Anyone who has visited Boston knows to stroll through Harvard Yard, glimpse American history along the Freedom Trail, take in a Red Sox game, and spend an afternoon in the Museum of Fine Arts or Isabella Stewart Gardner Museum. But what if you’re a fan of attractions that offer something a little different? Boston still has you covered. Simply veer off the traditional sightseeing route, and check out these quirky and fun things to see.
Light ‘Em Up
Located in a dark basement in a North End former speakeasy, Stanza dei Sigari is the ultimate classic cigar bar. Grab the smoke of your choice, and try to snag a spot in a leather-clad booth (the place fills up quickly in the evenings). Relax and browse the interesting cigar-related memorabilia onsite, including a collection of antique humidors.
Like a Hole in the Head
Into medical oddities? The Warren Anatomical Museum houses a free collection of interesting skulls, fetal skeletons, implants, and medical artifacts tucked away inside the Harvard Countway Library of Medicine. Of special note is the skull of Phineas Gage, a man from the 1800s who survived the impalement of a metal rod through his skull, instigating medical curiosity regarding the connection of the brain and personality.
The Metropolitan Waterworks Museum located on Beacon Street is another small, free museum that’s perfect for those curious about engineering. To learn about the first water system in a major city, stop in to listen to educated volunteers explain how engineers handled the demands of rapid population growth. This mix of history and infrastructure is culminated in the collection of three-story, steam-driven water pumps dating back to the 19th century.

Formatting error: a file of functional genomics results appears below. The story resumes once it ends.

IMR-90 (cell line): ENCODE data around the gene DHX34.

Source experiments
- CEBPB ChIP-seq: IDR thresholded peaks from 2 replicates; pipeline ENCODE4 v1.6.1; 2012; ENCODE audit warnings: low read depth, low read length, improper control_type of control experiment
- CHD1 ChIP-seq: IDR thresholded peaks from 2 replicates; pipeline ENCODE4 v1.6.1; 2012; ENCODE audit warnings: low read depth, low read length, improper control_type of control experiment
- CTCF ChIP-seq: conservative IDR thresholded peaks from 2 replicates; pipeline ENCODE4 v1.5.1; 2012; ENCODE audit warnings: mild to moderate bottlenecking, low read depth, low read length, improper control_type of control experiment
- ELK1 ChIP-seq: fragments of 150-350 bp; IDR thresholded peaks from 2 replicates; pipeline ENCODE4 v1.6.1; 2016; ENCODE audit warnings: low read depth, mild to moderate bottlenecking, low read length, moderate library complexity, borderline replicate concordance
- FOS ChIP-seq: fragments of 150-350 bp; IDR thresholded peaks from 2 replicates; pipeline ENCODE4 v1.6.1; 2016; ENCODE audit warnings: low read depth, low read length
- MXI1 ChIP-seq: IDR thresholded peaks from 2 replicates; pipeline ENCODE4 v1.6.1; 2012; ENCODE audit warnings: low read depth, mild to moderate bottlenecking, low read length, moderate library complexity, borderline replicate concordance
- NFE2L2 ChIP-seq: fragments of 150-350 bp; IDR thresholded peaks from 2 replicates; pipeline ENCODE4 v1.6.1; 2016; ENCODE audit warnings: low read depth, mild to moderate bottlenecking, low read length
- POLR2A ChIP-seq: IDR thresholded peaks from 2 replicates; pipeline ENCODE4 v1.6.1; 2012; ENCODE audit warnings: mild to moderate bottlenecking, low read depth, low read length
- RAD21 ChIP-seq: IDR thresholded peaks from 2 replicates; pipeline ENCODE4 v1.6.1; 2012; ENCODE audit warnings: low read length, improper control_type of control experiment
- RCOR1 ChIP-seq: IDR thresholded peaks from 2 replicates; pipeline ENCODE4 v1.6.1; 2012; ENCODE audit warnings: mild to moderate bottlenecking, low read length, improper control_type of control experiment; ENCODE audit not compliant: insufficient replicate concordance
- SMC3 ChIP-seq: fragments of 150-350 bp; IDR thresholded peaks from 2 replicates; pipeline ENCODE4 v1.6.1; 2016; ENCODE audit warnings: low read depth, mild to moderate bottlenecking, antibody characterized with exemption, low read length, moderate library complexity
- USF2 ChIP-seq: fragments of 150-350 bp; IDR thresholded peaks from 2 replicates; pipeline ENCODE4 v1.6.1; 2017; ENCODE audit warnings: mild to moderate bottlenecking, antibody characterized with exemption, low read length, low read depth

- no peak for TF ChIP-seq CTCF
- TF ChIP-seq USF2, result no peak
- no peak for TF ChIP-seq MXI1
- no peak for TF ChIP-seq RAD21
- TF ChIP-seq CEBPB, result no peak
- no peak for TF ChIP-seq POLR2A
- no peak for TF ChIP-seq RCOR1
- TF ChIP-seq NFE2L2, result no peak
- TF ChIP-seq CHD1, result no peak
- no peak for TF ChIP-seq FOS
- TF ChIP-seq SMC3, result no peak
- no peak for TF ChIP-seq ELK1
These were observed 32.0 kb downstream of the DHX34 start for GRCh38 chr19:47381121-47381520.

So Bad It’s Good
Ever look at a piece of art in a museum and think, “I could do better”? Welcome to the Museum of Bad Art, located about five miles from downtown Boston in the basement of the Somerville Theatre. This collection honors works widely considered bad by art connoisseurs. Grasp the complexities of portraiture, landscapes, and still-life paintings with titles such as “Sunday on the Pot with George” and “Two Trees in Love.” Admission is free for the rotating exhibit of about 25 of the museum’s 250 eye-rolling “masterpieces.”
Rev Your Engine
Just a half-hour drive from Boston takes you to the estate grounds of Larz and Isabel Anderson, one of the wealthiest couples in the nation in the late 1800s. They owned an impressive collection of antique cars, which has since turned into the Larz Anderson Auto Museum. The carriage house is filled with cars that belonged to the Andersons and others, including an 1899 Winton, 1905 Electromobile, and a 1925 Renault Taxi. It’s distinguished as America’s oldest car collection.
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